Hair Loss Treatments
Although there are thousands of different products for treating hair loss available in the stores and pharmacies around the world, most of them are ineffective for the majority of hair loss sufferers. In order to identify the most suitable treatment for your current condition and avoid scams, it is necessary to understand the basic approaches to treating thinning hair. In general we can split hair loss treatments into dihydrotestosterone (DHT) blockers, also called antinandrogens, and hair growth stimulants. Considering methods of application, they can be divided into oral treatments, topicals and others, such as LaserComb. And lastly, hair growth treatments can be broken into medicinal and natural remedies.
Current antiandrogen modes of action include (a) preventing the creation of DHT, (b) preventing DHT from binding to the receptor site and (c) blocking activity in the androgen receptor itself. The best known drug amongst DHT blockers is finasteride (Propecia). It is often described as a 5-alpha reductase inhibitor and its selective action blocks only the effects of DHT and not the effects of testosterone. However, 5-alpha reductase inhibitor properties are currently attributed to far too many substances, though only few of them work at the level of hair follicles. Some antiandrogens, such as finasteride, are only used in men and some, such as spironolactone, only in women.
Hair growth stimulants can also work by different modes of action. Some are said to directly stimulate epithelial growth of hair follicles, some counteract the hardening of the hair follicles but the exact mechanism is not known. The common denominator for products in this category is to increase the length of the hair growth cycle, thus improving the ratio of hair in the growth phase and to increase the diameter of each hair. The best known representative of this category of hair loss treatments is minoxidil.
Natural treatments are often presented by their marketers as being superior to medicinal treatments in terms of their efficacy and safety. The fact is that too many natural/herbal remedies make bold claims without ever having been clinically tested for treating hair loss, and their side effects are usually unknown. Caution is advised for any nutritional/herbal supplement you decide to take to treat your condition. For many, like those mentioned on this website, they may not hurt you, but their efficacy in treating baldness is far from sure. The only products proven to be effective in treating hair loss are a few medicinal treatments. Natural products are sold as cosmetics and only need approval for their safety but not for their efficacy. FDA approval is often referred to as a stamp of quality and safety, not only in the US but worldwide. The fact is that the only FDA-approved hair loss cures to date are two medicinal treatments (minoxidil and finasteride), whereas HairMax LaserComb, often mentioned as the third FDA-approved treatment for hair loss, has only received clearance for safety as a cosmetic device. Following the approval of minoxidil and finasteride in the US, these two drugs have been approved by the equivalent health authorities in many other countries of the world.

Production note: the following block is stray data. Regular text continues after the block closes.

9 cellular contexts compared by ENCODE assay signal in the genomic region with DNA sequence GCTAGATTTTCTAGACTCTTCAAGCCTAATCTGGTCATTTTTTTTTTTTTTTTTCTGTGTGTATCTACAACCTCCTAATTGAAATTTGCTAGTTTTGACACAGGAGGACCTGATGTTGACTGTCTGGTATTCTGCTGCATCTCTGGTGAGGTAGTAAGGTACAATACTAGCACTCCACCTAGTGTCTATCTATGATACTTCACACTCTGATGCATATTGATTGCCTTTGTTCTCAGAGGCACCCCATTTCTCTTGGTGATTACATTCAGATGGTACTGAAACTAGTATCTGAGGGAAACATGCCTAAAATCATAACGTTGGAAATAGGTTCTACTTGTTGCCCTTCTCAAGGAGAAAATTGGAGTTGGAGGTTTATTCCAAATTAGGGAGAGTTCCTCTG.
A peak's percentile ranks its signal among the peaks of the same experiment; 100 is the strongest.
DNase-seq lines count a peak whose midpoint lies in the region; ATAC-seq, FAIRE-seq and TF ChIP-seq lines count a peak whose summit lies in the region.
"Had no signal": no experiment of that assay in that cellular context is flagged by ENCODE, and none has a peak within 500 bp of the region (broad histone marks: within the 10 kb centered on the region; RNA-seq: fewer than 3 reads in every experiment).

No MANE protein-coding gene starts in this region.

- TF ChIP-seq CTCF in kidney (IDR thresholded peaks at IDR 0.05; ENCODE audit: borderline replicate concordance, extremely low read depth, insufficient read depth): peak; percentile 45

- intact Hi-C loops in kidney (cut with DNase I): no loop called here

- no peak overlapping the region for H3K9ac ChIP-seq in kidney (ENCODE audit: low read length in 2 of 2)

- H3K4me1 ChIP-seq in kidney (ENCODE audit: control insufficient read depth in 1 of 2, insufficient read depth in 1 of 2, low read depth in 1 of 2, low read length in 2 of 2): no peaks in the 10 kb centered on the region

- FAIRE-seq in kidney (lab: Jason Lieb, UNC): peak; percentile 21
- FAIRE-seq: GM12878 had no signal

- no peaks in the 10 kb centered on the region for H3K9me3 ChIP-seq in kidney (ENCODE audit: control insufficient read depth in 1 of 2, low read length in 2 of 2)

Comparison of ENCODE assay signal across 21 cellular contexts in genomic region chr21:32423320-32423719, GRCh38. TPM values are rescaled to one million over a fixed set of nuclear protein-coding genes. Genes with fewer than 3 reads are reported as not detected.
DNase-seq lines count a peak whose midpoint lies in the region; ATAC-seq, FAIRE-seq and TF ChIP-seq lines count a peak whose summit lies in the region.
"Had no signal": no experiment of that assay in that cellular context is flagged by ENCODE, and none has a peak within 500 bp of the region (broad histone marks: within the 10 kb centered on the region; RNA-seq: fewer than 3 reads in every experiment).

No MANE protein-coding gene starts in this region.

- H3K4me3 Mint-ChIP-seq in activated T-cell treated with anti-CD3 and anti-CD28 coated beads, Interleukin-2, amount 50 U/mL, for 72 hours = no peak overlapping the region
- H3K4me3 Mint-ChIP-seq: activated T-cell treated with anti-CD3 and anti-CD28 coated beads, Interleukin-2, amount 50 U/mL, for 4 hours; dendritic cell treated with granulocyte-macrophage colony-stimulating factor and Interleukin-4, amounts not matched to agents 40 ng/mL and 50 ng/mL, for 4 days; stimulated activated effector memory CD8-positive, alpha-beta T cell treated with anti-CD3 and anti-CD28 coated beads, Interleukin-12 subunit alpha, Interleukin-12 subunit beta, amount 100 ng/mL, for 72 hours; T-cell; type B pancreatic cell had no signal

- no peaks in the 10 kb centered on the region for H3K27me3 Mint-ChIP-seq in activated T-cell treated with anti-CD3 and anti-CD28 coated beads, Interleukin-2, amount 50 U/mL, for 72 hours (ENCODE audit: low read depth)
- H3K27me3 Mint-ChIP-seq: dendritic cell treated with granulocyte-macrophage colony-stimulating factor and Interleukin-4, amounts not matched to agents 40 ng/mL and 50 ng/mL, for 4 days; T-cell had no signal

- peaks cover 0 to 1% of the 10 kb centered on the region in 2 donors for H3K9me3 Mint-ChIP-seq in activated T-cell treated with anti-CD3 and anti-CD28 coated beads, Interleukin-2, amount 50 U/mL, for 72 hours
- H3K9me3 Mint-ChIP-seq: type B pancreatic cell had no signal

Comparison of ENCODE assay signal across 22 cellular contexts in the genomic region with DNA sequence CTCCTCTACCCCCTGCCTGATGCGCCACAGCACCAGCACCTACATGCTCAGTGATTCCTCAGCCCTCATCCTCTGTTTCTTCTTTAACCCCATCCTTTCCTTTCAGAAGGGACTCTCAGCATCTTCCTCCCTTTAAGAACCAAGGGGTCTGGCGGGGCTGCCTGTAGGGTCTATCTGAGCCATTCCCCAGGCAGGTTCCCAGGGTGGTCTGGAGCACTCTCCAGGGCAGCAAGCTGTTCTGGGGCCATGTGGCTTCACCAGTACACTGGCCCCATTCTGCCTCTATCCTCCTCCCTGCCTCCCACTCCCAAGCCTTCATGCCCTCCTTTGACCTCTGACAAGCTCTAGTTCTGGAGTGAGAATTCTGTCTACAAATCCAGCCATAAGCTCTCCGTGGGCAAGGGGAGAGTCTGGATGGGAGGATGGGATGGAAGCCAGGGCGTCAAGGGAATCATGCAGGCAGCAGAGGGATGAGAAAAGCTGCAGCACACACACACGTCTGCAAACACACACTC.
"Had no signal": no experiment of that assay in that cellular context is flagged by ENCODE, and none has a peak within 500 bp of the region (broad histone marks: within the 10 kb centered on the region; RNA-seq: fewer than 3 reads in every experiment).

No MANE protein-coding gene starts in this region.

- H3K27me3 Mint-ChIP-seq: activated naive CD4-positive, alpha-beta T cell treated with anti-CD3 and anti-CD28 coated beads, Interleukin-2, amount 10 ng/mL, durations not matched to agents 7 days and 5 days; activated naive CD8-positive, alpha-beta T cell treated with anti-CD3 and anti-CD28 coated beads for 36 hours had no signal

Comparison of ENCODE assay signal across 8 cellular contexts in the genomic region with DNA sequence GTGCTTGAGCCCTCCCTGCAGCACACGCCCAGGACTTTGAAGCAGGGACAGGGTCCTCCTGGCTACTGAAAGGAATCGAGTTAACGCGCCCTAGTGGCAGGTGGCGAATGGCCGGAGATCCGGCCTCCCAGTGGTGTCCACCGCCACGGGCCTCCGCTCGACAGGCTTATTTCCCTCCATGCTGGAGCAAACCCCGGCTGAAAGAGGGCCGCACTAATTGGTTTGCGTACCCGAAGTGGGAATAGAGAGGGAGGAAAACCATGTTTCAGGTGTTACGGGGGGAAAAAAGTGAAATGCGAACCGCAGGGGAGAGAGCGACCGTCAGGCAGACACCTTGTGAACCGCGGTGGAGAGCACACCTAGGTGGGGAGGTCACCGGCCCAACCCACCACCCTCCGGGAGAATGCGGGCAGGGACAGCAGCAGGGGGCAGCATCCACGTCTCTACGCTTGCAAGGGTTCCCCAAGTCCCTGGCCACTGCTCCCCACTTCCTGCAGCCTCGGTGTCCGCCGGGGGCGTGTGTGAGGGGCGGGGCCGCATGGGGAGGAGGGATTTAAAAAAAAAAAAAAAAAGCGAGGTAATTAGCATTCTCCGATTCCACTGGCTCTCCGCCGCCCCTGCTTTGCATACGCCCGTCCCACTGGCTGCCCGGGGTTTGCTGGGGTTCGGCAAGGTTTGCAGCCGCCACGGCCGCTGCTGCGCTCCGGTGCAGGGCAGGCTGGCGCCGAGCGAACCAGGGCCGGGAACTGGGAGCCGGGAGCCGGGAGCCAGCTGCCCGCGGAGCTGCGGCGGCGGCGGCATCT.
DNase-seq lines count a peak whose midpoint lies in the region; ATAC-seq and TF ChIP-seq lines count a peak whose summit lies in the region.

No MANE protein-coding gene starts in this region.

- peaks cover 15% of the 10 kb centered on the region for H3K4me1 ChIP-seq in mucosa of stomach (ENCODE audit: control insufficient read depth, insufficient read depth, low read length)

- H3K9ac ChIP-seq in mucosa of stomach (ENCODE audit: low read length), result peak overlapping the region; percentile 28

This platform brings you unbiased and unsponsored reviews of the best-known hair loss treatments. You will find here assessments of the potency of the active substances used in diverse hair-growth cures, as well as reviews of existing commercial products. The first four subsections present a basic assessment of the efficacy of the active ingredients. Please refer to the "Commercial Hair Loss Products" section for an overview of treatments available in stores around the world and visit GreyHairLoss blog for hair loss product reviews and hair loss related articles. You are encouraged to rate and write a consumer review on any product examined on GreyHairLoss blog using the "REVIEW IT" button in the horizontal navigation bar and writing a consumer review.
Medicinal Hair Loss Remedies
Herbal Hair Loss Remedies
Substances of Natural Origin for Treating Hair Loss
Other Hair Loss Treatments
Commercial Hair Loss Products
A list of commercial hair loss treatments, presenting their consumer rating summary, the main active ingredients, mode of action, pricing and links to the editor review and independent consumer reviews.